Aug 11 2017 - 3:03 pm

Blizzard wants to improve its diversity by hiring more women

An internal email details Blizzard's plan.
Overwatch Staff Reporter
Image via Blizzard Entertainment

Twenty-one percent of Blizzard's employees are women. It's a ratio that's in-line with industry standards—but the Overwatch and Hearthstone developer wants to change that.

A "global diversity and inclusion initiative" will be launched at Blizzard, according to an internal email acquired by Kotaku.

The diversity push will focus on women first, then expand to include "under represented minority groups," Blizzard president Mike Morhaime said in the email. There won't be quotas for hiring women. Instead, Blizzard will look to its employees to refer more women to open positions, as well as improve its recruiting avenues. Likewise, the company wants to make Blizzard a more welcome place for women and minority groups who already work there. Women, in particular, leave Blizzard "at a higher rate than men," Morhaime said.

Related: Overwatch is booming as an esport in South Korea, and female fans are playing a big role

Blizzard recently created a women's council—it already had an LGBTQ council, Morhaime said. The council has monthly meetings where women advise on Blizzard projects and "think through ideas to attract more women and make Blizzard a more rewarding and enjoyable place for women to work."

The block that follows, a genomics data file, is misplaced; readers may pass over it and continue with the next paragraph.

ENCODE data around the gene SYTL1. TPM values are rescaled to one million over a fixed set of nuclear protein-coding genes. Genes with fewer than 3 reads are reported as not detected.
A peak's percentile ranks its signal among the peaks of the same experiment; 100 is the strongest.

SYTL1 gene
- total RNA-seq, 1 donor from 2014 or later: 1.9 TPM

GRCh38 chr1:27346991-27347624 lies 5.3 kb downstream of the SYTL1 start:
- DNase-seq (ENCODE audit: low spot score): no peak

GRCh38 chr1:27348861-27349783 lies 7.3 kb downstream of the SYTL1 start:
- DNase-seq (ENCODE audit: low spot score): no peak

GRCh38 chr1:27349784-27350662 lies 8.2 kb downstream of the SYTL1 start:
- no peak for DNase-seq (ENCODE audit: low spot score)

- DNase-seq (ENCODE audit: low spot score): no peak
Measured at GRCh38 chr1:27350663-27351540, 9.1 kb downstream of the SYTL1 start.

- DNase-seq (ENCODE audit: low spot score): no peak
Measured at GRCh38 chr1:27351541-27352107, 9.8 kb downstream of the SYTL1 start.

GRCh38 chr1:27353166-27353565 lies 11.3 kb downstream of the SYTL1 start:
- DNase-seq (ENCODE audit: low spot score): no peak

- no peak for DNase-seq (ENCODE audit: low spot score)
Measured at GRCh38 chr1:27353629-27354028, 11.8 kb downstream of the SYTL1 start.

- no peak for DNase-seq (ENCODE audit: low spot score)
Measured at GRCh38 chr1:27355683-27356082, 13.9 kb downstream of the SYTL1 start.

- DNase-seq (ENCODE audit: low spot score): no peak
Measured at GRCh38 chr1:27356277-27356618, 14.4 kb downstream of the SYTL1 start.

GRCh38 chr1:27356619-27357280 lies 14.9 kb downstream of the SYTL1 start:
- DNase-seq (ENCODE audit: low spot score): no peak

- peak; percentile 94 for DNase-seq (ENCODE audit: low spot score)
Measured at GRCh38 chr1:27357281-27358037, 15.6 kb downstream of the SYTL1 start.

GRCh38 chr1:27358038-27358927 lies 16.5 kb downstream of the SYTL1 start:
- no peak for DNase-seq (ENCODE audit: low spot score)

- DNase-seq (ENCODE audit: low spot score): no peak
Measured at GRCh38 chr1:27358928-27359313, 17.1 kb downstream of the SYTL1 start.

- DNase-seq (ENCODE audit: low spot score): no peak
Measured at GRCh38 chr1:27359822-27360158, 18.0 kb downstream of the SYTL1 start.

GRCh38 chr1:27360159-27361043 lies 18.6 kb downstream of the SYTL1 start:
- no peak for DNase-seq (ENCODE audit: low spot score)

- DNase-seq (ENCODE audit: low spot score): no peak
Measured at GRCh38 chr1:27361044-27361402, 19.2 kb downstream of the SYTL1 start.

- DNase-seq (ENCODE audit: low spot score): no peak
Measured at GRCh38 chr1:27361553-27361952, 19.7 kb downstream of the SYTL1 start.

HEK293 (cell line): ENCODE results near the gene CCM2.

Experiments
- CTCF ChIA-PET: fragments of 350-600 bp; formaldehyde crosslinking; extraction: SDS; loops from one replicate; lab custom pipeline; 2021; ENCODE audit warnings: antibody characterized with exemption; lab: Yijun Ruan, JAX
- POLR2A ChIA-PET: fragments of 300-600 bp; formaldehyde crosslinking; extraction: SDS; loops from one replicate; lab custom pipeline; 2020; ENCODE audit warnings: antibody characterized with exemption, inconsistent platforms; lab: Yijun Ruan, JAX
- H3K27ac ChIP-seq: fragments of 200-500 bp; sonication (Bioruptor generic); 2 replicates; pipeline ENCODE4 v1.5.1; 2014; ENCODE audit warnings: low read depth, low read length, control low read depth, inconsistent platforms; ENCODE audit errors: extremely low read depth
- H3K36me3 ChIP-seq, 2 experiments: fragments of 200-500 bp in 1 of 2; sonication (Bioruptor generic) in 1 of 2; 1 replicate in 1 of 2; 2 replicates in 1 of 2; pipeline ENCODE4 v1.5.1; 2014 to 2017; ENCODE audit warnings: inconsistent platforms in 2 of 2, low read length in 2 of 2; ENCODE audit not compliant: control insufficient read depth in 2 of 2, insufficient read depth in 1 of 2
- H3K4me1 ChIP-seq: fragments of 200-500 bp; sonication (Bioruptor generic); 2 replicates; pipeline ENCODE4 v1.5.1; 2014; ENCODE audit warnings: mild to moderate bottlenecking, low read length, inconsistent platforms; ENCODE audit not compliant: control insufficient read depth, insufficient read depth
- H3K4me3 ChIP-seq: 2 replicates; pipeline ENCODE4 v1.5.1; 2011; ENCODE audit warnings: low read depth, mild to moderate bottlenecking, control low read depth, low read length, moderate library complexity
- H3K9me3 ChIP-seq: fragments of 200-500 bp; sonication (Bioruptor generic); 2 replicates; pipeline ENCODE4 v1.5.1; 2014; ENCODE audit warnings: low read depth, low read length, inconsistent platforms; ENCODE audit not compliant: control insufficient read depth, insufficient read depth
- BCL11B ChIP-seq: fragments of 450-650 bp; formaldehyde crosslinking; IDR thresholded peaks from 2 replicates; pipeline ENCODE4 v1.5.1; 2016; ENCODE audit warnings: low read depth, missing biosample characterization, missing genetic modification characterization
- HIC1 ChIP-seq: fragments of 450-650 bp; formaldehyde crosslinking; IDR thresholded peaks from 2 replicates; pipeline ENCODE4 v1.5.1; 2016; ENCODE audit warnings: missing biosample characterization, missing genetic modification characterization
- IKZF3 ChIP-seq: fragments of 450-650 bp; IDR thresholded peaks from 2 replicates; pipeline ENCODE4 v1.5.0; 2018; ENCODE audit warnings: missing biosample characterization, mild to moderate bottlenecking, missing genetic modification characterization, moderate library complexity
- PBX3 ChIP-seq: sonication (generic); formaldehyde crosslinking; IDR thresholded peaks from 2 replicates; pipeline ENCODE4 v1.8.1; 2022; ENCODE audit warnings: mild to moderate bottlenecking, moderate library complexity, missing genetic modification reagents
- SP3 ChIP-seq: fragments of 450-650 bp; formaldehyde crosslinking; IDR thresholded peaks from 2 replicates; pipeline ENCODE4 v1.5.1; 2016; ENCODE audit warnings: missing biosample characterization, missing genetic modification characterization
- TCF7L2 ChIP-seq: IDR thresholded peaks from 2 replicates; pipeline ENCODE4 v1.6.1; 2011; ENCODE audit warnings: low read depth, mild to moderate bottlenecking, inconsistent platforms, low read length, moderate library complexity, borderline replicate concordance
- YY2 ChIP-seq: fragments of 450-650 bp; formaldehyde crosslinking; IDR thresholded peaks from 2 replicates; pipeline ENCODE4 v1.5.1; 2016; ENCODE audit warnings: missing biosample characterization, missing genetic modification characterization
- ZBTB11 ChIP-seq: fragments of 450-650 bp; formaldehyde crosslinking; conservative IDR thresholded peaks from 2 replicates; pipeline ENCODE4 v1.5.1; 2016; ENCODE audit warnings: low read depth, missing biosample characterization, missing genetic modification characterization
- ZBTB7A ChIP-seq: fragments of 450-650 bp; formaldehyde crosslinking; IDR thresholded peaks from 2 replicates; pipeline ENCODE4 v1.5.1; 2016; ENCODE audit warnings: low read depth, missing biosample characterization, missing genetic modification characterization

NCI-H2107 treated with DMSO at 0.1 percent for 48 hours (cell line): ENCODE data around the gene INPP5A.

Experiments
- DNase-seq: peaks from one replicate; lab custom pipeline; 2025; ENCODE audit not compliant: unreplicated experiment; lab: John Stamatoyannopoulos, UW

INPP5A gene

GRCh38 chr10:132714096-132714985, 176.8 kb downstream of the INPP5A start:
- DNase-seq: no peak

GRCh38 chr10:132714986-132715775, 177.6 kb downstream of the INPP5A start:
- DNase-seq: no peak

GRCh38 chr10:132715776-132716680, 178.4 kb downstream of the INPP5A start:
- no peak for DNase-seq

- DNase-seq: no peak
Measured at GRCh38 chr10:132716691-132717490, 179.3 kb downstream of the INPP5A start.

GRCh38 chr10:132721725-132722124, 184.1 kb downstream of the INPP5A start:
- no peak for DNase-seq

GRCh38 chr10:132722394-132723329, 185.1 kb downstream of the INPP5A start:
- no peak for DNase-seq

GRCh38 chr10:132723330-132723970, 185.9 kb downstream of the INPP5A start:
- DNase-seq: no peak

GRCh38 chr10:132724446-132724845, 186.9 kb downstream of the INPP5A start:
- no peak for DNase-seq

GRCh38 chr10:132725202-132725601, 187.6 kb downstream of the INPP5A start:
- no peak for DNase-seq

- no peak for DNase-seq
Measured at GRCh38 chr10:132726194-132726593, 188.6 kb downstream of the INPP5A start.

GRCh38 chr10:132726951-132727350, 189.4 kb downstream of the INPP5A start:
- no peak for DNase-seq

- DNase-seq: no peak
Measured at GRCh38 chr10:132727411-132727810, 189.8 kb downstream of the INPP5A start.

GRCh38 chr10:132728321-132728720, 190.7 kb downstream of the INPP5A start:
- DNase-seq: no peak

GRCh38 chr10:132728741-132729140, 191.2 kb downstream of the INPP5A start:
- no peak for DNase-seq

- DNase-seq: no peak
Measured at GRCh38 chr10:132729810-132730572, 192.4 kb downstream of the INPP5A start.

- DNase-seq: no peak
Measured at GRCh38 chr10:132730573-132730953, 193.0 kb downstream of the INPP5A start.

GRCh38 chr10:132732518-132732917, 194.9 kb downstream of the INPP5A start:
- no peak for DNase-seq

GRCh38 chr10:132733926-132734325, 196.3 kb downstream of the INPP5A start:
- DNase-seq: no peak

Kotaku also outlined Blizzard's more "concrete" steps in "enhanc[ing] inclusiveness for those who identify as women." Networking sessions, mentoring groups, a women's summit, and "improved bias training" are among those initiatives.

Blizzard has gained notoriety for its hero-based shooter Overwatch's diversity—in particular, for it's hero pool full of diverse, full characters. Not only does Overwatch introduce a number of female heroes, there's diversity in regards to race and body type, too. The game has received its fair share of criticism though. Early on in the game's development, Blizzard upset fans with a Tracer "butt pose," which was later removed from the game.

Though it's more a problem of online gaming in general, toxicity in Overwatch is rampant. A lot of that vitriol is slung at women, despite there being a fairly large female player base. More women at Blizzard is likely to be a plus for women playing Overwatch and other Blizzard titles: Representation will spread outward to impact players, too.

H/T Kotaku

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